Other fishing tips from Dad …not much point in fishing is the sun is too bright the fish hide and can see you. Talking of seeing you….your red coat made me smile…they would have seen that a mile off…however it doesn’t seem to have stopped you catching something lol!!

    Your nearly dropping your first catch made me laugh. I went fishing with Dad many a time (well strictly speaking … he fished, I watched! Never a problem until one day Dad had just lifted a lovely Pollock on his line and removed it from the hook…popped it into a carrier bag and was passing it up to me. “Watch it doesn’t get out!” said Dad and as I lifted the bag the fish…made with its sharp dorsal spines managed to rip a hole in the carrier (I suspect there might have a been the beginnings of a hole in the bag already!) and the next second the fish was flapping off down the rocks and into the sea!! Well I never heard the end of it after that…..every time there was talk of someone going fishing it would be “Better not take Heidi with you, she is a jinx!!” All in jest of course…Dad had a wicked sense of humour BUT STILL! Anyway….the thing is…. I can commiserate with you Diana….although actually you went one better and didn’t ACTUALLY lose your fish did you? Just NEARLY. Actually I was always the spectator …never the fisher…as I really didn’t fancy taking the poor things off the hook and whalloping their heads to stun them. I did however enjoy eating them later!!

    Trot fishing was another magical form of fishing. Dad had this traces made up with a length of coarse string, fastened to strips of rubber (which were cut from tyre inner tubings) then attached to a finer string and finally tied to the hooks which were fairly beefy looking things! We would set off with these in the bag and once down at Clonque at low tide; find a nice sandy gully between two lines of rocks and then tie the course string end around a (carefully selected) loose, fairly heavy rock. This was placed reasonably centrally in various places where Dad could imagine the fish running. The trace was then buried in the sand (fish aren’t daft you know!!!) with just the bait showing (the trusty old limpet again….they must have shuddered to see us coming those poor old limpets). It was my important job to kick them off the rocks, Dad had to actually dig them out of their shells though. I was a bit of a squeamish child in those days lol. Goodness knows how I ever became a nurse!!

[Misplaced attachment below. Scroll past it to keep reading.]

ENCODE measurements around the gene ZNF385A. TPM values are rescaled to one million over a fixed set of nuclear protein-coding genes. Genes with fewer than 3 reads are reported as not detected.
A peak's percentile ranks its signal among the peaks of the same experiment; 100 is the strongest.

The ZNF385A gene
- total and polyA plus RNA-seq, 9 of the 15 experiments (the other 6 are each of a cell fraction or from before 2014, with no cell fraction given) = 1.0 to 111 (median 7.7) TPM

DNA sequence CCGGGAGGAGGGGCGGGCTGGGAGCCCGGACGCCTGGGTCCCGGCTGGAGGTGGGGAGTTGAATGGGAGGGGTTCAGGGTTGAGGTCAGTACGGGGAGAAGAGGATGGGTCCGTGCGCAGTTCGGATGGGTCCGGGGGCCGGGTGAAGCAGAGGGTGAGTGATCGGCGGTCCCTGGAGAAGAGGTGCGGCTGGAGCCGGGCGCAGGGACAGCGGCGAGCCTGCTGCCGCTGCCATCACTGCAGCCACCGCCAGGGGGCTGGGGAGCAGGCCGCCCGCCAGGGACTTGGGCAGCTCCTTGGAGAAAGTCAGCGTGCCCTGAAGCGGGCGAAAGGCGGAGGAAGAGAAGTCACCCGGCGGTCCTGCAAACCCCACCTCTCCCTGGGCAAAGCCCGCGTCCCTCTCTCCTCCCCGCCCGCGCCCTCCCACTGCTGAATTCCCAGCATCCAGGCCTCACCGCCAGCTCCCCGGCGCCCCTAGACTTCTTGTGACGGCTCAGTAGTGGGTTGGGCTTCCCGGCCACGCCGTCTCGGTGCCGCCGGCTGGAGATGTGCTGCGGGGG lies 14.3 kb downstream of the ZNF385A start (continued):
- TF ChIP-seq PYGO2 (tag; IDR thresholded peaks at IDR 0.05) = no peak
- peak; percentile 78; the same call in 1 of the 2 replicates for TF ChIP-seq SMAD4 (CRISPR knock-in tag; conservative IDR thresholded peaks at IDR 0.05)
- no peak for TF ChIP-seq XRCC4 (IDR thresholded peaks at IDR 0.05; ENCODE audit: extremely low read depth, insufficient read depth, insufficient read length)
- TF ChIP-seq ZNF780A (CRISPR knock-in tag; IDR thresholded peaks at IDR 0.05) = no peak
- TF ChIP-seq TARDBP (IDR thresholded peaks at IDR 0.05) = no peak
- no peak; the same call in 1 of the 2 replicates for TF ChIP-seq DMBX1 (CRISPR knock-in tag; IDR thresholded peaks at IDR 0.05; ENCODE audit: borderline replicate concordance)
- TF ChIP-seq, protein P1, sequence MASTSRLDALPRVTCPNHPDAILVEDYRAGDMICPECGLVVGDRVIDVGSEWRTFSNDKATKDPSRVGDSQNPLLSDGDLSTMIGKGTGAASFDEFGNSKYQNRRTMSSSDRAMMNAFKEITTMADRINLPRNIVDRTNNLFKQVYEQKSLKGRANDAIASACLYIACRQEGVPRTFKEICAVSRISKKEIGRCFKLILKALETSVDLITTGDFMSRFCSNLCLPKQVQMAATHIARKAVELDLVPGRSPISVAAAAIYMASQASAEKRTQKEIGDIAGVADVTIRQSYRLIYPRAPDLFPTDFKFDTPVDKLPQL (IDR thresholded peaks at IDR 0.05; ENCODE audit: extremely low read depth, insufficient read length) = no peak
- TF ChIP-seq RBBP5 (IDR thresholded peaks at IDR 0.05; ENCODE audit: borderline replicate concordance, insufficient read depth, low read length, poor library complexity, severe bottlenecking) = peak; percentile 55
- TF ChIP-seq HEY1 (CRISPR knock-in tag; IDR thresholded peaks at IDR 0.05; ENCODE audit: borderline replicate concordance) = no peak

Anyway….we would then head back to the car….by this time it was sometimes dark and get home have supper. Tucked up in bed I would drift off to sleep imagining the fish swimming in with the rising tide. Would we find anything the next day or wouldn’t we!!!??? I can’t tell you how satisfying it is to go down the next day and actually find the reward of fish on the end of the hook. Wonderful. Oh and as another little morsel of info, I will have you know that my Mum had to be flown off to Guernsey to have me as I was threatening to come a month early. This was 1956 remember! Dad of course stayed in Alderney due to work commitments and indeed on the day I was born he had put trots down at Clonque and caught two massive bass! Sadly communications between the islands being patchy in those days Dad didn’t hear of my birth until a couple of days later. Poor Mum was under the illusion that maybe he was a bit miffed that I hadn’t been a boy. (Lucky that they eventually had Vic eh!!). Anyway Dad never seemed to hold it against me although there WERE moments when I realised I was in a no win situation! I wasn’t the first born; nor the son….just the middley but the younger of the girls….so in effect I was treated as the baby of the family…despite Vic being 5 years my Junior. There was a time when I was still up working on the Dining Room table on projects for my GCEs and CSEs (so I guess I must have been 15 going on 16…Dad had allowed Vic to stay up to watch Match of the Day so Vic must have been 10/11 and Dad bless him turned round to me and said “Isn’t it time you were in bed Skinners?”